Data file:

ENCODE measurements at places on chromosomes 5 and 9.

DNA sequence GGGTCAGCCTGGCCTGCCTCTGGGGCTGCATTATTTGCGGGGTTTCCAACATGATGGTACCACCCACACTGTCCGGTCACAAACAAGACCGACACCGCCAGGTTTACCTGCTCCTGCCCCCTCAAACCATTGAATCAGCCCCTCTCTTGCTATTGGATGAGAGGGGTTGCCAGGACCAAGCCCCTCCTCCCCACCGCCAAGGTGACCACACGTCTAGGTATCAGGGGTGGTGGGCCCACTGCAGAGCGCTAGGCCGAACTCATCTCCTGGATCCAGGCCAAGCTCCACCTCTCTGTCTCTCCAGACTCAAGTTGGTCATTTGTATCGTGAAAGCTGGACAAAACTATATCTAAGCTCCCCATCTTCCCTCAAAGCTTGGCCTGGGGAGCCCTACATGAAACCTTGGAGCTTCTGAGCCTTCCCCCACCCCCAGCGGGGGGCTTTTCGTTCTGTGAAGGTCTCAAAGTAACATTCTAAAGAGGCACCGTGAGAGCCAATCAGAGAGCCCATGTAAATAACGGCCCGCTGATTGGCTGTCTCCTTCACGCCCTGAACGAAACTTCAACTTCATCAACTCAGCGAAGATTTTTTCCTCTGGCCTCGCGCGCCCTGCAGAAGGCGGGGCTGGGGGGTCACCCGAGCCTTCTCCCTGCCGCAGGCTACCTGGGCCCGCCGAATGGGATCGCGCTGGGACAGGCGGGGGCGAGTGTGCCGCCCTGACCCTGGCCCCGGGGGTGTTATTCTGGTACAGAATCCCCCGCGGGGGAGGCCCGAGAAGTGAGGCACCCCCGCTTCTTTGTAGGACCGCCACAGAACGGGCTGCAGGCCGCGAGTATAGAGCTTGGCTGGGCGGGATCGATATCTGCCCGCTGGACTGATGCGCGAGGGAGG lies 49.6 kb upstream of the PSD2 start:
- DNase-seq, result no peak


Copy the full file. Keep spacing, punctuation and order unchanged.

ENCODE measurements at places on chromosomes 5 and 9.

DNA sequence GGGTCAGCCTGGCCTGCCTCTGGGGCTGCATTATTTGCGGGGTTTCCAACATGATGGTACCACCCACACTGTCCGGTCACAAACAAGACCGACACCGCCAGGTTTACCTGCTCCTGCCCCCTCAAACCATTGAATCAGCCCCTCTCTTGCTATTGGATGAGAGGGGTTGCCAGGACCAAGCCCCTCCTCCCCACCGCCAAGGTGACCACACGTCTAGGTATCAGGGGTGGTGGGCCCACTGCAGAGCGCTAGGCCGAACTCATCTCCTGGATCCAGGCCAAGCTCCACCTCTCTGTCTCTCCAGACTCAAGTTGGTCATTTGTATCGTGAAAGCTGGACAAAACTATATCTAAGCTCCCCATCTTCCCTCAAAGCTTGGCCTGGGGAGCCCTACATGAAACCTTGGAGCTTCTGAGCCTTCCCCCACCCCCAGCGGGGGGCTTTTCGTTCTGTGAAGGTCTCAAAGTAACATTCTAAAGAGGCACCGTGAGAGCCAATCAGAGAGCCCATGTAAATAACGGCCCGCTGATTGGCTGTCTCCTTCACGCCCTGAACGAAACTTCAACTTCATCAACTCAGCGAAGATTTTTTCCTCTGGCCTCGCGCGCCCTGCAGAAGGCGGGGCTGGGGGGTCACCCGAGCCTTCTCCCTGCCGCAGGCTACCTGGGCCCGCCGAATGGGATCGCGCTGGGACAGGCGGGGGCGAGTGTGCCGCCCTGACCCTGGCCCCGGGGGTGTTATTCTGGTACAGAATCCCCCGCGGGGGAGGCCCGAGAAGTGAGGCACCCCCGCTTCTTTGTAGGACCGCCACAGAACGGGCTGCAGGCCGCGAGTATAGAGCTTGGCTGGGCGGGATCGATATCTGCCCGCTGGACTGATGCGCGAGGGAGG lies 49.6 kb upstream of the PSD2 start:
- DNase-seq, result no peak